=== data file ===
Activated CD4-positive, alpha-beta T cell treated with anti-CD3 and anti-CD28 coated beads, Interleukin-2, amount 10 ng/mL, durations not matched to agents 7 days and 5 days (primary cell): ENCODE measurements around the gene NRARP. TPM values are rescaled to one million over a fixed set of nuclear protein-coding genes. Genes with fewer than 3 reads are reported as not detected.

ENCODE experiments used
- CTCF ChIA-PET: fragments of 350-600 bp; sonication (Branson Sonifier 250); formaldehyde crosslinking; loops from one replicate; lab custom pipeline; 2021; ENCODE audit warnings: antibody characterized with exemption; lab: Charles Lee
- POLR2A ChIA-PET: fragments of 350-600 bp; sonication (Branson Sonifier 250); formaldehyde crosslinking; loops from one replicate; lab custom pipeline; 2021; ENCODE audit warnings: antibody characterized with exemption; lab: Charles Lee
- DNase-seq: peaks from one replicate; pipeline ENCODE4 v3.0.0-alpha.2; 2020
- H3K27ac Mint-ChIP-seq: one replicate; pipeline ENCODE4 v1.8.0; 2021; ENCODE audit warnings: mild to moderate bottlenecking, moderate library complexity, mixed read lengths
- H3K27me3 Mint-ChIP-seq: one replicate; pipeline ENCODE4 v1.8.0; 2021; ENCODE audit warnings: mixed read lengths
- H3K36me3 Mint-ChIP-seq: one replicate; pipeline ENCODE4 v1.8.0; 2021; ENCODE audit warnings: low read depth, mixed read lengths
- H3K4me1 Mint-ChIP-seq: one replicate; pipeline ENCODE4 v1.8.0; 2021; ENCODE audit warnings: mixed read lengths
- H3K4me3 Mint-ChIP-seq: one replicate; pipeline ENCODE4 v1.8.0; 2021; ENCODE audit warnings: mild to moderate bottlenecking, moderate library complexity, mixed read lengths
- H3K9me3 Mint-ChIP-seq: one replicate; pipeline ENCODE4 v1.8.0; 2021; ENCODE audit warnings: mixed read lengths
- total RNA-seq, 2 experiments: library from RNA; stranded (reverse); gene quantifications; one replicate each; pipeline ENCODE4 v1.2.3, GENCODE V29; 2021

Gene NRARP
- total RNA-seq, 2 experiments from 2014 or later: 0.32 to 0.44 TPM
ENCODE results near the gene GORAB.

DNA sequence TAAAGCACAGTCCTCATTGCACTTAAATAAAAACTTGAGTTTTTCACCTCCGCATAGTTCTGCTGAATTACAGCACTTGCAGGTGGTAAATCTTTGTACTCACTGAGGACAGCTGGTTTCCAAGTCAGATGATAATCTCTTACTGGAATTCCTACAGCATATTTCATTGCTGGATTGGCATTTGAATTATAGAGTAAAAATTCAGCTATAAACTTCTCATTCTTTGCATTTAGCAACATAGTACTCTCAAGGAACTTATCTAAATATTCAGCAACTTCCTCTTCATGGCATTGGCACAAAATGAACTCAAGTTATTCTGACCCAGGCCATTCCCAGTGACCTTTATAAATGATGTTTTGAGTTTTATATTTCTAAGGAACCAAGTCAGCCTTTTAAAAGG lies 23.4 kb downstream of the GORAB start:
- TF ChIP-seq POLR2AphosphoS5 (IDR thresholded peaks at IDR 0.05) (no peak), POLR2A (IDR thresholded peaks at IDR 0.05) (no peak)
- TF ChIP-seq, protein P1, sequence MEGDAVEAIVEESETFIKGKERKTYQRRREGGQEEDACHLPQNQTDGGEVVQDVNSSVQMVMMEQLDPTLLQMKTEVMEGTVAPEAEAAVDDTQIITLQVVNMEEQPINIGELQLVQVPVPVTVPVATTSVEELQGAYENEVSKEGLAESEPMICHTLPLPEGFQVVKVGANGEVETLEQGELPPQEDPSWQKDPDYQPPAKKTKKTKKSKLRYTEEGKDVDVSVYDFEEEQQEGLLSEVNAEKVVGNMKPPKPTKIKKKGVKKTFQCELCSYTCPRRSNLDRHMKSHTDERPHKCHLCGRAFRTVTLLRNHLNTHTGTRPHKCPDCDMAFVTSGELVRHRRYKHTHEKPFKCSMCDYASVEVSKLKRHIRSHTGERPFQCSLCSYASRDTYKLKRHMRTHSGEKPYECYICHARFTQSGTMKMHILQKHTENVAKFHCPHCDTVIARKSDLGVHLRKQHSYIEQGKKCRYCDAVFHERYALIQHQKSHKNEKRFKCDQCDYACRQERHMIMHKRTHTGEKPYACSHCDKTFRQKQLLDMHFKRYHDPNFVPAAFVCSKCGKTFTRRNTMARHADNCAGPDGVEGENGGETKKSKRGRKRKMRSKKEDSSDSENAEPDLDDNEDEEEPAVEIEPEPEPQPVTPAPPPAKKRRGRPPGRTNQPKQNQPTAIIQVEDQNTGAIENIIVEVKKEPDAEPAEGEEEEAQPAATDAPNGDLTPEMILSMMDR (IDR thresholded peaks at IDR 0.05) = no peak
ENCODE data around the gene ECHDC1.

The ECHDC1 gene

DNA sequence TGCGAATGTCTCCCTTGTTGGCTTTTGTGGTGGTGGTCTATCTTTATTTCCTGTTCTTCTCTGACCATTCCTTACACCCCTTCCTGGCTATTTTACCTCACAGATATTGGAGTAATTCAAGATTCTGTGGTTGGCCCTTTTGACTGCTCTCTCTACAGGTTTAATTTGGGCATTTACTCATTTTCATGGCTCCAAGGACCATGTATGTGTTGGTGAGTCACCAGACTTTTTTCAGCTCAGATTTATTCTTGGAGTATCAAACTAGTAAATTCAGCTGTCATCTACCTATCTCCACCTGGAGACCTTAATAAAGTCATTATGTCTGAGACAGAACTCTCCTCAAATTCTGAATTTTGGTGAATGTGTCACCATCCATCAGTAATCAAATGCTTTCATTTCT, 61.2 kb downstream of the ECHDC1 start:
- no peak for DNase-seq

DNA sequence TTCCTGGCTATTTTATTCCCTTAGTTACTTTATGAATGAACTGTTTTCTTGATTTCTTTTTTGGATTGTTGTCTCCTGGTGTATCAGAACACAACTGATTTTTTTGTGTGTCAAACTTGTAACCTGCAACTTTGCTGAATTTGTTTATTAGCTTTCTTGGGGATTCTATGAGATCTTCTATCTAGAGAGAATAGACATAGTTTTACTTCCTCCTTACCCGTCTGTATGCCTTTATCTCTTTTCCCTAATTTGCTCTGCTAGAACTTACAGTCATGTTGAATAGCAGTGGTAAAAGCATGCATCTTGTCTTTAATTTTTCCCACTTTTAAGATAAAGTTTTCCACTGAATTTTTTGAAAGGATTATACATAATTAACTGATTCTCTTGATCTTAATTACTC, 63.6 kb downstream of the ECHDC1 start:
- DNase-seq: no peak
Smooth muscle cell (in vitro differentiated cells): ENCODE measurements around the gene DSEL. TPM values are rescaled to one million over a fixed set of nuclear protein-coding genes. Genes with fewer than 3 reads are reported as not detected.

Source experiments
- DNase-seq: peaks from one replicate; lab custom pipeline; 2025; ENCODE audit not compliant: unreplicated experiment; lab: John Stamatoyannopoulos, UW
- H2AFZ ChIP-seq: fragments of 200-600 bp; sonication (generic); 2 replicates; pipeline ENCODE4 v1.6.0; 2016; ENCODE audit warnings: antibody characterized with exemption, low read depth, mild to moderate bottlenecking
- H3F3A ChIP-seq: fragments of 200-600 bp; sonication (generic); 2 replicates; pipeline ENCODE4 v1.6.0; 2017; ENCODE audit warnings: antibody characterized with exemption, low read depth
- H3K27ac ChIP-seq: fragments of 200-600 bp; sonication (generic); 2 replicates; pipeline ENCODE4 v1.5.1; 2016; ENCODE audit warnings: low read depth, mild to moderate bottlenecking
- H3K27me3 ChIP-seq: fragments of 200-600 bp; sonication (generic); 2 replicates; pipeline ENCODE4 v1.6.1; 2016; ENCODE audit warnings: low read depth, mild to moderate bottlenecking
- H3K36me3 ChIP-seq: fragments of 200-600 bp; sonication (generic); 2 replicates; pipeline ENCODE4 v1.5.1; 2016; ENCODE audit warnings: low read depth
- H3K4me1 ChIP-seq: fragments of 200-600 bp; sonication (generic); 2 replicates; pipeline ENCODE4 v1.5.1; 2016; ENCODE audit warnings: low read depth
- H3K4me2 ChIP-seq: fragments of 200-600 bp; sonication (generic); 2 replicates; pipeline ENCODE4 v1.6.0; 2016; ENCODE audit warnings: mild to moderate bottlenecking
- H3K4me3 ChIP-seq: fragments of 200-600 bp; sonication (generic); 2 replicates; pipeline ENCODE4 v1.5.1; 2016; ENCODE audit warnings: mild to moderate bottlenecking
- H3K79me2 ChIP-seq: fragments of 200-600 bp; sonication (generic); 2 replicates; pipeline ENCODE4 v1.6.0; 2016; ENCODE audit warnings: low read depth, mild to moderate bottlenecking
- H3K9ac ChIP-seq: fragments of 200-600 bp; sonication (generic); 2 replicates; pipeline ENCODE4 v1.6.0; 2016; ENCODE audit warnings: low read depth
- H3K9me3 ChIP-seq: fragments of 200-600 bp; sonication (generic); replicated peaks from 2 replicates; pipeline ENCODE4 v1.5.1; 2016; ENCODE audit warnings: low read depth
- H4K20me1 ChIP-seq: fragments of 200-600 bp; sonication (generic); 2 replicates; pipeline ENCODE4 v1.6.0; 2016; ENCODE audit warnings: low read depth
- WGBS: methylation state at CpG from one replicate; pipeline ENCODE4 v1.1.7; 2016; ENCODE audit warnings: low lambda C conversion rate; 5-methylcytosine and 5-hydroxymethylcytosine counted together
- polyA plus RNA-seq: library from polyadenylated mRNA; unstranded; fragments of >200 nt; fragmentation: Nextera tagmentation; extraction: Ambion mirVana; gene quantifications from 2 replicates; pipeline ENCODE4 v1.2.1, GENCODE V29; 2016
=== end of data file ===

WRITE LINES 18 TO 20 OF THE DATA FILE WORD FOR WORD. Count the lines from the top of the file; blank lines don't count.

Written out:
- TF ChIP-seq, protein P1, sequence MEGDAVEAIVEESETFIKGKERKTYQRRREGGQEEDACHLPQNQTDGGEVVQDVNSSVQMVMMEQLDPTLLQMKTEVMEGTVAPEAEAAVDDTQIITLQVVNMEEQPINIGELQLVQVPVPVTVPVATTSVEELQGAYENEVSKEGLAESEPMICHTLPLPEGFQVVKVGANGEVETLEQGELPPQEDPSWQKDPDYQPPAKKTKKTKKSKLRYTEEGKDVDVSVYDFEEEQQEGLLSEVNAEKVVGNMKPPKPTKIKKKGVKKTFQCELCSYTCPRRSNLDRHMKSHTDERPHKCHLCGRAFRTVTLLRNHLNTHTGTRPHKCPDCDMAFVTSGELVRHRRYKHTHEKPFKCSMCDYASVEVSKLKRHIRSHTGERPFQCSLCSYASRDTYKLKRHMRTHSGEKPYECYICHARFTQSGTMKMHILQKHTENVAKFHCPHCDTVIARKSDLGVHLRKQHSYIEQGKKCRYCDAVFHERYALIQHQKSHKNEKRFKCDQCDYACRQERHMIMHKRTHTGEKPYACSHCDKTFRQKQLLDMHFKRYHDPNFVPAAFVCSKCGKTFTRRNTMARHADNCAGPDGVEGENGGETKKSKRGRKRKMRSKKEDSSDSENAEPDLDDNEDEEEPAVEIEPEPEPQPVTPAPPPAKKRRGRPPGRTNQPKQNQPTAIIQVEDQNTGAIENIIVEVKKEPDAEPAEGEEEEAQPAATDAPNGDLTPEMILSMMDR (IDR thresholded peaks at IDR 0.05) = no peak
ENCODE data around the gene ECHDC1.

The ECHDC1 gene